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From Sean Owen <>
Subject Re: DataFrame use case
Date Tue, 16 Aug 2016 18:05:06 GMT
I'd say that Datasets, not DataFrames, are the natural evolution of
RDDs. DataFrames are for inherently tabular data, and most naturally
manipulated by SQL-like operations. Datasets operate on programming
language objects like RDDs.

So, RDDs to DataFrames isn't quite apples-to-apples to begin with.
It's just never true that "X is always faster than Y" in a case like
this. Indeed your case doesn't sound like anything where a tabular
representation would be beneficial. There's overhead to treating it
like that. You're doing almost nothing to the data itself except
counting it, and RDDs have the lowest overhead of the three concepts
because they treat their contents as opaque objects anyway.

The benefit comes when you do things like SQL-like operations on
tabular data in the DataFrame API instead of RDD API. That's where
more optimization can kick in. Dataset brings some of the same
possible optimizations to an RDD-like API because it has more
knowledge of the type and nature of the entire data set.

If you're really only manipulating byte arrays, I don't know if
DataFrame adds anything. I know Dataset has some specialization for
byte[], so I'd expect you could see some storage benefits over RDDs,

On Tue, Aug 16, 2016 at 6:32 PM, jtgenesis <> wrote:
> Hey guys, I've been digging around trying to figure out if I should
> transition from RDDs to DataFrames. I'm currently using RDDs to represent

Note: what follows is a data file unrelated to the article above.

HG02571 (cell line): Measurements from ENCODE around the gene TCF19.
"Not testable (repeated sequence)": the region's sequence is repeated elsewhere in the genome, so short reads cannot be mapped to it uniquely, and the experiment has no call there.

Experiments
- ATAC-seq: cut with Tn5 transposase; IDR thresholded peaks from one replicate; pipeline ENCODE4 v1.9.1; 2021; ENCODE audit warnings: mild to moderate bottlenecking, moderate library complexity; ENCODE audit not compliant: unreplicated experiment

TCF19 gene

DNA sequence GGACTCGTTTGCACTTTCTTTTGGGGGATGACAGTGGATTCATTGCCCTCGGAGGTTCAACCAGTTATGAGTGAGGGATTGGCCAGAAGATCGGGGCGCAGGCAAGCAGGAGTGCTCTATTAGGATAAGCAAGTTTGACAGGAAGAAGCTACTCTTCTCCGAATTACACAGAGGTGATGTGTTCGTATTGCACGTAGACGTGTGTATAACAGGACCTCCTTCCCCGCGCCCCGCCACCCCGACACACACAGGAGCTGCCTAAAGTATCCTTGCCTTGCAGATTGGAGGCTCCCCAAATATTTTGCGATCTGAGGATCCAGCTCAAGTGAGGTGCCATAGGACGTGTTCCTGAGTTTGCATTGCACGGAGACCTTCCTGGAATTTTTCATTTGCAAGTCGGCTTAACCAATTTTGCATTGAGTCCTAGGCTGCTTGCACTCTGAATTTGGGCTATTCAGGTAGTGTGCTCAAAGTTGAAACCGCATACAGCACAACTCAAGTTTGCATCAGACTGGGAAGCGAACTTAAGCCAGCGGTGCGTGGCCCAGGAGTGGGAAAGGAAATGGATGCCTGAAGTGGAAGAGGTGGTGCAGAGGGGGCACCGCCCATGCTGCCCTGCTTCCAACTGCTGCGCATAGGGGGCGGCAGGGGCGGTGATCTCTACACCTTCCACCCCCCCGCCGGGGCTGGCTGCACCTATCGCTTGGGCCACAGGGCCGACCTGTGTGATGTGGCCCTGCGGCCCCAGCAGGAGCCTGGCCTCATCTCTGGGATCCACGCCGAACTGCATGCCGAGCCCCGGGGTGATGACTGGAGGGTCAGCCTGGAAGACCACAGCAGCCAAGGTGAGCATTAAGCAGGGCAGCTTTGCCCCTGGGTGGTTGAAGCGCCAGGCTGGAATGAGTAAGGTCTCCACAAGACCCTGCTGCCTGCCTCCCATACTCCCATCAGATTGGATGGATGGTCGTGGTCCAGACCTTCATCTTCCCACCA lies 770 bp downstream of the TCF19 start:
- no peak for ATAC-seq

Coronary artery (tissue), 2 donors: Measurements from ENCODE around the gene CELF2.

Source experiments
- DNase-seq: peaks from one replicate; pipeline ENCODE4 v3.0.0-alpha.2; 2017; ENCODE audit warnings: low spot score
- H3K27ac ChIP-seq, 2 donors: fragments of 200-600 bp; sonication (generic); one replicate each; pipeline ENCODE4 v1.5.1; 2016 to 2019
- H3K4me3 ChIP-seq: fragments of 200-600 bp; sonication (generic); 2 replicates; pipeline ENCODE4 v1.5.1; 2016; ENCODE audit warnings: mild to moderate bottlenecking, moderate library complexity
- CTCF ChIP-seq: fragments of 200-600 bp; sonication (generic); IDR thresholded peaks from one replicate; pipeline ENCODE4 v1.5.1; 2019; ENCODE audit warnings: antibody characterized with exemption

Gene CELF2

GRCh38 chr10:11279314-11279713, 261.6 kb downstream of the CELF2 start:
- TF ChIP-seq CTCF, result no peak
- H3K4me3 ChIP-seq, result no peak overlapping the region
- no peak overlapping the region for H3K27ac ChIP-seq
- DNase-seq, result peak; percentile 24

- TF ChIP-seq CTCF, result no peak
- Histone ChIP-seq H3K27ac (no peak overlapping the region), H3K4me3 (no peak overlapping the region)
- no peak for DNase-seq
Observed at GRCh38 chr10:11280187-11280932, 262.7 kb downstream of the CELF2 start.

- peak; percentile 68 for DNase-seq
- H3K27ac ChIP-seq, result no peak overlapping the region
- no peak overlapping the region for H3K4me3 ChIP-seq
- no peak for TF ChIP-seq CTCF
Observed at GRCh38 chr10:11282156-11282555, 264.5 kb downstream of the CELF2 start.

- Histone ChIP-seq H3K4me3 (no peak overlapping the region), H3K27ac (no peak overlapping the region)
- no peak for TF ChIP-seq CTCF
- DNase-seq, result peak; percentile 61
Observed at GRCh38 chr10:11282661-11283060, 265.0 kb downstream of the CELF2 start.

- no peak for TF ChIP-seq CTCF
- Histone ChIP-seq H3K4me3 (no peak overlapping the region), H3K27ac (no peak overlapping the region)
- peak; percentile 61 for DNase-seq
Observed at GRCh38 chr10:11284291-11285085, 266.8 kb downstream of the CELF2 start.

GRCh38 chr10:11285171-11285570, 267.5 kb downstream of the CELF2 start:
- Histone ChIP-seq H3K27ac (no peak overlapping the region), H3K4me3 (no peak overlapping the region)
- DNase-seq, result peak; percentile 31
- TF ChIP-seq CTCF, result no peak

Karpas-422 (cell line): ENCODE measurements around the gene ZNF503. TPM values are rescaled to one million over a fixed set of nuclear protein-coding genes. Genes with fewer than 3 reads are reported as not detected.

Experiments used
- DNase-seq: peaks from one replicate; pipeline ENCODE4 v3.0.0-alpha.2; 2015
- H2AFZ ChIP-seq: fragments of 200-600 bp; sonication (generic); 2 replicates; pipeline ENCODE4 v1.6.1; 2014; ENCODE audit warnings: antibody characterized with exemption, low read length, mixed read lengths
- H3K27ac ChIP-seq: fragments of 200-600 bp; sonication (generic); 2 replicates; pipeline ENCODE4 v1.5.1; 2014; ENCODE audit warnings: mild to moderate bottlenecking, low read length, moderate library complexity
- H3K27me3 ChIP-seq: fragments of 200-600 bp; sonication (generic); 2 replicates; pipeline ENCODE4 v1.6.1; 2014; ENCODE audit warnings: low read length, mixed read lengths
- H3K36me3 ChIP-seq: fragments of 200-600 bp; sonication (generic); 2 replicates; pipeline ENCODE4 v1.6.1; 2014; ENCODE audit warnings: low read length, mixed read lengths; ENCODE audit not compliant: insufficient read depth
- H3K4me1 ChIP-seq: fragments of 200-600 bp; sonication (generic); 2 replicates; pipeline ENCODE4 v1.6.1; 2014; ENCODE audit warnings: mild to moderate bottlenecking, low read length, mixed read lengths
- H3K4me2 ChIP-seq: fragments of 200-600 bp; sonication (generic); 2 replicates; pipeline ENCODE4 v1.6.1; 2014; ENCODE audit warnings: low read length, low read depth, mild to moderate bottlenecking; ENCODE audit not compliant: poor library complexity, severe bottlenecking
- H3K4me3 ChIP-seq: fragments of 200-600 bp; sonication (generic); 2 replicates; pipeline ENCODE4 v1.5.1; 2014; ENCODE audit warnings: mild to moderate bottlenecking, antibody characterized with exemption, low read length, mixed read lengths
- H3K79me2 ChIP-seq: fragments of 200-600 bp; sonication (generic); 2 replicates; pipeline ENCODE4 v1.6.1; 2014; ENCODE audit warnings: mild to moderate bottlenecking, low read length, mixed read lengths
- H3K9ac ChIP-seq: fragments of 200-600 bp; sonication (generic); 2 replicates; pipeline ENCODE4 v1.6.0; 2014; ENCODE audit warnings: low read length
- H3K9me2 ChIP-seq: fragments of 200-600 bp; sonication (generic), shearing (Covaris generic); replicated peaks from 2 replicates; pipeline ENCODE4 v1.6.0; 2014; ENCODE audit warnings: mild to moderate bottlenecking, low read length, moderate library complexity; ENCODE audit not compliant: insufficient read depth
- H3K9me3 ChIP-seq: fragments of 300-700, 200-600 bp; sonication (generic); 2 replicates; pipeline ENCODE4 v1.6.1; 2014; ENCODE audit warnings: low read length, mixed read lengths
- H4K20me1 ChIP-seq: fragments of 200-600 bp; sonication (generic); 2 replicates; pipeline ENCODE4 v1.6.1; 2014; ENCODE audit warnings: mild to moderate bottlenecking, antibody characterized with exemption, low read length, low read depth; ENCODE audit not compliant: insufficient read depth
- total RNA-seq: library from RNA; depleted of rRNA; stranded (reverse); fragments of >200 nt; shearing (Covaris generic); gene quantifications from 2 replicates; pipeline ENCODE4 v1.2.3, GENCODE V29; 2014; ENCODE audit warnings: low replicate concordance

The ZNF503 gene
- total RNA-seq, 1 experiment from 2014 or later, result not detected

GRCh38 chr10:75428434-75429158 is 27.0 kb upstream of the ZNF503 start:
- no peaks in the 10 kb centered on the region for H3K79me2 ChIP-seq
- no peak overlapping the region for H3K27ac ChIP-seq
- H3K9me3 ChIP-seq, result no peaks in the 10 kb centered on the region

> tiles of binary imagery data and I'm wondering if representing the data as a
> DataFrame is a better solution.
> To get my feet wet, I did a little comparison on a Word Count application,
> on a 1GB file of random text, using an RDD and DataFrame. And I got the
> following results:
> RDD Count total: 137733312 Time Elapsed: 44.5675378 s
> DataFrame Count total: 137733312 Time Elapsed: 69.201253448 s
> I figured the DataFrame would outperform the RDD, since I've seen many
> sources that state superior speeds with DataFrames. These results could just
> be an implementation issue, unstructured data, or a result of the data
> source. I'm not really sure.
> This leads me to take a step back and figure out what applications are
> better suited with DataFrames than RDDs? In my case, while the original
> image file is unstructured. The data is loaded in a pairRDD, where the key
> contains multiple attributes that pertain to the value. The value is a chunk
> of the image represented as an array of bytes. Since, my data will be in a
> structured format, I don't see why I can't benefit from DataFrames. However,
> should I be concerned of any performance issues that pertain to
> processing/moving of byte array (each chunk is uniform size in the KB-MB
> range). I'll potentially be scanning the entire image, select specific image
> tiles and perform some work on them.
> If DataFrames are well suited for my use case, how does the data source
> affect my performance? I could always just load data into an RDD and convert
> to DataFrame, or I could convert the image into a parquet file and create
> DataFrames directly. Is one way recommended over the other?
> These are a lot of questions, and I'm still trying to ingest and make sense
> of everything. Any feedback would be greatly appreciated.
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